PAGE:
This film was loyal to the history of the character, but picked and chose elements to heighten the awesomeness and fun, allowing it to work as part of a new giant monster franchise.

Which means, don’t get attached to anyone.  In a nice variation, the guy obsessed with going there and getting everyone into this mess (John Goodman as Bill Randa, instead of Carl Denham) gets entertainingly devoured on this outing.

There are a handful of actors that are “go to” people for playing apes.  Terry Notary trained all of them.  He’s fantastic at bringing life to the big guy.  Plus, he’s got an assist by Tony Kebbel, his Planet of the Apes co-star, who additionally shows up in another human role you shouldn’t get too attached to.

It’s as if they chose the insanely fun mind set of the Toho Kong appearances (there was an octopus) and King Kong Lives, (death of the bad military guy) but backed them up with excellent casting, an interesting romp of a story, and a high end budget to make it look real.

Yes, Kong is a “thinking animal” demonstrated with his planning and tool use as he combats against the other denizens of the island, as well as his opening war on a fleet of military helicopters.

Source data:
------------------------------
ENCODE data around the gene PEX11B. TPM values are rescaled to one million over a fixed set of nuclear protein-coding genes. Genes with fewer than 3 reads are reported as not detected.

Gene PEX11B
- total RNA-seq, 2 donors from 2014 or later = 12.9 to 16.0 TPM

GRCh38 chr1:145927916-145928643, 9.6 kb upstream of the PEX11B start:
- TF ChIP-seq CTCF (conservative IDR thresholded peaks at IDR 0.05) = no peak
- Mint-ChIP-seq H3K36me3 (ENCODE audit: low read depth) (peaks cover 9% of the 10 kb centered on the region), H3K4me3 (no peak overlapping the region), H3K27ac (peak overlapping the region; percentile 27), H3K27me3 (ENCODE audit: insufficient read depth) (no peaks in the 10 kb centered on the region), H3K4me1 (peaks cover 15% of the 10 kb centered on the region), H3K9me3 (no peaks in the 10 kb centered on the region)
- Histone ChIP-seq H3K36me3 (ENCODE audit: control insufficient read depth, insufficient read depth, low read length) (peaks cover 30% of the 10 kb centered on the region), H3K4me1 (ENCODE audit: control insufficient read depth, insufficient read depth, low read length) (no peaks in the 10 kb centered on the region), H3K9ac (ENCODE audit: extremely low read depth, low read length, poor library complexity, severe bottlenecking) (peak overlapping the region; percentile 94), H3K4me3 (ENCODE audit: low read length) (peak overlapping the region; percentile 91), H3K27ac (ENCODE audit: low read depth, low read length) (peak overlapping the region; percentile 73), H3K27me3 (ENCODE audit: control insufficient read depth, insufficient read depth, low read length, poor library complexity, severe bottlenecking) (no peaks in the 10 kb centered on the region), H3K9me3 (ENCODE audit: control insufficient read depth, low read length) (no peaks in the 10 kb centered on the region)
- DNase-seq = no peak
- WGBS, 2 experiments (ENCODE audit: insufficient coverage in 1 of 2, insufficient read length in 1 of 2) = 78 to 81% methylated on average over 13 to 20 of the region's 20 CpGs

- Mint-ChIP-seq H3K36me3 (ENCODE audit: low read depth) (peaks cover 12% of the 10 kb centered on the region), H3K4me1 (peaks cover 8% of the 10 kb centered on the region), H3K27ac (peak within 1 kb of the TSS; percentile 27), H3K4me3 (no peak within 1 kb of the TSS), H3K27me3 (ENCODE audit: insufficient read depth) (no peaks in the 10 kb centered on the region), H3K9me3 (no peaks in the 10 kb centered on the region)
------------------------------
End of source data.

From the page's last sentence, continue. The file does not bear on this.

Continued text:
That fight also showed, from his initial moments, that this still growing Kong is WAYYYY bigger and tougher than previous outings.  The aircraft that knocked the classic or remake versions off of a New York skyscraper wouldn’t stand a chance against this far larger and more humanoid ape.

The other beasts on the island are similarly fantastic; the two armed, but no legged, Skull Crawlers showcasing the blend of physically real looking, but still fantastical and otherworldly creature design at the heart of Skull Island.

Another tone related choice is making this a Skull Island picture.  The standard Kong tale, used in all three self titled pictures and both Toho versions was:
Act 1) Planning to go to the uncharted island –character introductions, and tone setting